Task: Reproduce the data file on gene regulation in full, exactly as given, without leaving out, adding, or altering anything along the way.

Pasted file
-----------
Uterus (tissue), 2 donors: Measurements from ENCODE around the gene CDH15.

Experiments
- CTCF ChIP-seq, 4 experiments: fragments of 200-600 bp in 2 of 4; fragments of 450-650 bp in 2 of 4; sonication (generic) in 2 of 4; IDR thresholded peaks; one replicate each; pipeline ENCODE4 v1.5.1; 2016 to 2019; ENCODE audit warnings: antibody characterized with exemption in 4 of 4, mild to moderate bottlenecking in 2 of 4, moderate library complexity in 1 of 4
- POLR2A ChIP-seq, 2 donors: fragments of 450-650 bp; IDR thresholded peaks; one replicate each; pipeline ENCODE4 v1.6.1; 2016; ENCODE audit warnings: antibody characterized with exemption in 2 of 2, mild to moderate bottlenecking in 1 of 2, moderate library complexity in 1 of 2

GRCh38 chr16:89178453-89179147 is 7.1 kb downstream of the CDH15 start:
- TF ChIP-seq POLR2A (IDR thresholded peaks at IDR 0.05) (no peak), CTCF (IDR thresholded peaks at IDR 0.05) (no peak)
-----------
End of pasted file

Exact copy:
Uterus (tissue), 2 donors: Measurements from ENCODE around the gene CDH15.

Experiments
- CTCF ChIP-seq, 4 experiments: fragments of 200-600 bp in 2 of 4; fragments of 450-650 bp in 2 of 4; sonication (generic) in 2 of 4; IDR thresholded peaks; one replicate each; pipeline ENCODE4 v1.5.1; 2016 to 2019; ENCODE audit warnings: antibody characterized with exemption in 4 of 4, mild to moderate bottlenecking in 2 of 4, moderate library complexity in 1 of 4
- POLR2A ChIP-seq, 2 donors: fragments of 450-650 bp; IDR thresholded peaks; one replicate each; pipeline ENCODE4 v1.6.1; 2016; ENCODE audit warnings: antibody characterized with exemption in 2 of 2, mild to moderate bottlenecking in 1 of 2, moderate library complexity in 1 of 2

GRCh38 chr16:89178453-89179147 is 7.1 kb downstream of the CDH15 start:
- TF ChIP-seq POLR2A (IDR thresholded peaks at IDR 0.05) (no peak), CTCF (IDR thresholded peaks at IDR 0.05) (no peak)